He revels in the planning, the fundamentals, and the X’s and O’s. He finds joy in the details, the competition, and the shared moments with associates and protégés. His loves the ambiance and the culture. He loves connecting, mentoring, and developing enduring bonds with his athletes.
Make no mistake. Collegiate’s new boys’ varsity basketball coach loves to win as much as the next guy, but Harris, at 37, has been around long enough and experienced enough that he truly sees the bigger picture.
“Basketball,” he said, “teaches young people so much about the game of life: teamwork, hard work, getting better. Basketball’s very much about repetition. Life’s about repetition where you have to keep working on your game, working on your skills. Basketball teaches you how to compete. No matter whether you’re going to be a doctor, lawyer, or astronaut, you have to compete.”
Harris has been involved with basketball pretty much forever.
He played much-decorated point guard at Monacan High School and Fork Union Military Academy (class of ’96). He came up through the AAU program was part of a national runner-up squad in 1995. He played at Howard Community College in Columbia, MD, and graduated from Virginia State in 2001 with a BA in health, physical education, and recreation sports management.
He’s served locally as a middle school coach and worked as an assistant men’s coach at Richmond, Virginia Military Institute, and Morgan State. From 2008 through 2013, he was head men’s coach and assistant athletic director at Division III Vassar College in Poughkeepsie, NY.
The past three years, he’s coached the Team Richmond-Garner Road 17U Elite AAU squad composed of the top players in Central Virginia, directed the Del Harris Basketball Academy, and hosted a Fox Sports Radio show (WHAP 1049 AM).
When Alex Peavey, Collegiate’s head coach the past 12 years decided to step back at this past season and focus on Upper School counseling and his mindfulness curriculum, Harris jumped at the opportunity to succeed his long-time friend.
“I’m a Richmond guy,” he said. “I’m finally home. I have great respect for this institution. I played in the Prep League. Collegiate is where I want to be. I have great respect for Alex and hope to continue to build the program. He’s done a great job. College…I’ve been there, done that. Coaching’s coaching. It doesn’t matter what level.”
What kind of product will Harris put on the court? Intense, aggressive, and unified, he promises.
“We’re going to be tough,” he said. “We’re going to be solid. We’ll be fundamentally sound on defense. Defense leads to your offense. If you look at the landscape of basketball in general, in the world, everybody looks at the (San Antonio) Spurs and Golden State (Warriors). They’re smart. They have a high basketball IQ. They share the ball. They’re selfless. They play defense. On a smaller scale, that’s what we want to do.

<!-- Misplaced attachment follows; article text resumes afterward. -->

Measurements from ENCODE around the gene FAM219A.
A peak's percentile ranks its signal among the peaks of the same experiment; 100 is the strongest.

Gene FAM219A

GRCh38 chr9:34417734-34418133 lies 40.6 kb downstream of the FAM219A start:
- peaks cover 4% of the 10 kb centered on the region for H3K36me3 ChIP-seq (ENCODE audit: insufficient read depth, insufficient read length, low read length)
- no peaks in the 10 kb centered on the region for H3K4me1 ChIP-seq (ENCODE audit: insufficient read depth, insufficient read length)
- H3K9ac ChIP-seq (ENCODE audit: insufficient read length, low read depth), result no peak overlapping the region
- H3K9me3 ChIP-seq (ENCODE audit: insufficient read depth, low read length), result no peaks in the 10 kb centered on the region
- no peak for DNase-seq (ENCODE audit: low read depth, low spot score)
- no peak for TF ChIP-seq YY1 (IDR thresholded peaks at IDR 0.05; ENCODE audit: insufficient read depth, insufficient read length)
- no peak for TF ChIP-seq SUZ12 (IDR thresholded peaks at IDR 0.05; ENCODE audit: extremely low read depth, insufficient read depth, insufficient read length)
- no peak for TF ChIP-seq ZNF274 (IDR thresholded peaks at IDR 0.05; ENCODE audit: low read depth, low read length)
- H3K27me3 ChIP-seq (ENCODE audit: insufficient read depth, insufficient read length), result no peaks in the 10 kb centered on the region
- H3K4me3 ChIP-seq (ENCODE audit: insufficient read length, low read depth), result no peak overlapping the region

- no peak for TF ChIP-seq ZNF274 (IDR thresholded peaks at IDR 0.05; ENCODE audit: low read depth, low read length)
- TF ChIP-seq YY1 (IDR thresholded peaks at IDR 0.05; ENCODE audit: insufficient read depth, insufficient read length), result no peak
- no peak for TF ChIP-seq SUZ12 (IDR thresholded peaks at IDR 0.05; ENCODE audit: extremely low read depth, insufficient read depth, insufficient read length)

“People will see a maximum effort. We’ll play together. We’ll be unselfish. We’ll defend. That’ll be our staple. And we’ll have fun. I’m a passionate, enthusiastic guy. You shouldn’t be playing basketball if you’re not having fun. I shouldn’t be coaching if I’m not having fun.”
OK. Now, let’s talk recruiting. It’s been, and will continue to be, Collegiate’s policy not to recruit solely for athletic purposes. Instead, the premise has always been, Grow Your Own.
“It’s an absolute positive,” Harris said. “This is a place with a Lower, Middle, and Upper School where we can start teaching fundamentals at an early age and develop them coming up through the school. That really attracted me.
“I don’t want to recruit. I have great relationships with the private and public school coaches in the area, and I want a young man to come here because of the academics, the reputation, and what he can do later on in life in the community. And, you know what? There’s a pretty good basketball program over here too where he’ll learn the game, the coach is invested in me, and the school is invested in me as a person, not just as a player.”
At Collegiate, Harris will serve as a full-time substitute teacher, a role he’s played recently in Chesterfield County. He’ll continue to coach his AAU team in the off-season and direct his Academy. His primary focus, though, will be on his latest endeavor, his newest challenge.
“I want people to look at our basketball program and say, ‘Those kids are fundamentally sound, they’re having a good time, they’re high-fiving, they show good sportsmanship, they play for each other,’” he said. “I want teams to know that when you play Collegiate, you better tie your laces up because we’re going to come at you. Coach (Jerry) Wainwright (former UR coach and one of Harris’s mentors) said, ‘Tradition never graduates.’ These young men are setting a precedent for who we want to be.”
The essence of good coaching isn’t just technique or strategy or wins and losses. It’s nurturing. It’s encouraging. It’s deriving the best. It’s touching hearts and minds.
“Yes. Yes,” Harris said. “I’m very passionate about young people and being a mentor. I don’t want to be just the basketball coach. I want to be part of this community. What you see is what you get. I have no hidden agenda. I believe in this program. I believe in Collegiate.”